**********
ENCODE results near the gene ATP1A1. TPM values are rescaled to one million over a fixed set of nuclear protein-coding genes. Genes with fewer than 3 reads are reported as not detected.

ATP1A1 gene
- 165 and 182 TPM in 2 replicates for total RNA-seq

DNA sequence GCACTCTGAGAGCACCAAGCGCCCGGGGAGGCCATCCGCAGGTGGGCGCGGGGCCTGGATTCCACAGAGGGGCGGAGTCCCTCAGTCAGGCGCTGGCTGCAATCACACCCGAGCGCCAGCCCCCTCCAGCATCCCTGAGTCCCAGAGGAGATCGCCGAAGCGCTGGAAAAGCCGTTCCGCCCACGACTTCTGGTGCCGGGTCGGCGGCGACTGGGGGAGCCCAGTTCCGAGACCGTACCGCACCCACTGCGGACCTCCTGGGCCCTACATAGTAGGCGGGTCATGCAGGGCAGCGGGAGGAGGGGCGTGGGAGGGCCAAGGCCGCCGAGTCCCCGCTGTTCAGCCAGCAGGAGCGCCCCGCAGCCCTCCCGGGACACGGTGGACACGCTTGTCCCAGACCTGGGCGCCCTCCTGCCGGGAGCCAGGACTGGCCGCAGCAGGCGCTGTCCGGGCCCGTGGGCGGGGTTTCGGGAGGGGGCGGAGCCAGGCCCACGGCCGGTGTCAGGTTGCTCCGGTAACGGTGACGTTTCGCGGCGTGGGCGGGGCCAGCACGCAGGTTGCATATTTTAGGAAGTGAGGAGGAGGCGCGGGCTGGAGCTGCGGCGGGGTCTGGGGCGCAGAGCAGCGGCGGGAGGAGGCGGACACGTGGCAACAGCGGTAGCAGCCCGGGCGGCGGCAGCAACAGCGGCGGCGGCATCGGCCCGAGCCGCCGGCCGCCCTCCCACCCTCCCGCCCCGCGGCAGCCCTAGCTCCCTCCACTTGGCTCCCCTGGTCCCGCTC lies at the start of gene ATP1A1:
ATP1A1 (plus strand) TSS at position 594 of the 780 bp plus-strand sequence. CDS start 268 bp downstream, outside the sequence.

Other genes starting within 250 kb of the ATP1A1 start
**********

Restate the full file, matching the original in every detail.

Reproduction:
ENCODE results near the gene ATP1A1. TPM values are rescaled to one million over a fixed set of nuclear protein-coding genes. Genes with fewer than 3 reads are reported as not detected.

ATP1A1 gene
- 165 and 182 TPM in 2 replicates for total RNA-seq

DNA sequence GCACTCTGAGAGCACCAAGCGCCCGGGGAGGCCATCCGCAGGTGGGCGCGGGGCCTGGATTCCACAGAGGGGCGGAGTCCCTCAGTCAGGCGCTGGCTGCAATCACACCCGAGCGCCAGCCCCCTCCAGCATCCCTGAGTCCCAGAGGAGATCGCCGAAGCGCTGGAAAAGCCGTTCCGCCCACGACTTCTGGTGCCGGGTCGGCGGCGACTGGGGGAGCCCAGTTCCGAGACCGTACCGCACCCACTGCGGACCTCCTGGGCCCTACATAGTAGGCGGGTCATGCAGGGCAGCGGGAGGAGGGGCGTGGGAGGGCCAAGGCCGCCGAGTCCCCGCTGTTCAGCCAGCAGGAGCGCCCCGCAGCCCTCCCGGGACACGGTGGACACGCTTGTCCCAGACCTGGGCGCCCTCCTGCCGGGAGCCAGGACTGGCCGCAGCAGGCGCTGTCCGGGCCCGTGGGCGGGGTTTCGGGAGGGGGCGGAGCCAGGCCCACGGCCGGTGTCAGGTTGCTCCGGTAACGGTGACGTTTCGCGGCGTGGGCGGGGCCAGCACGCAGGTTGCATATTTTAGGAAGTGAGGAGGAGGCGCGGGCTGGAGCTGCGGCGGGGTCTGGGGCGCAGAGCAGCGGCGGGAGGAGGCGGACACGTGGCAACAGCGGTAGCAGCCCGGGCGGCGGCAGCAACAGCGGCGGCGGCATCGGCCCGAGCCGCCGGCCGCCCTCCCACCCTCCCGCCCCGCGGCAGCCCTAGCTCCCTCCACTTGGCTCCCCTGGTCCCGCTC lies at the start of gene ATP1A1:
ATP1A1 (plus strand) TSS at position 594 of the 780 bp plus-strand sequence. CDS start 268 bp downstream, outside the sequence.

Other genes starting within 250 kb of the ATP1A1 start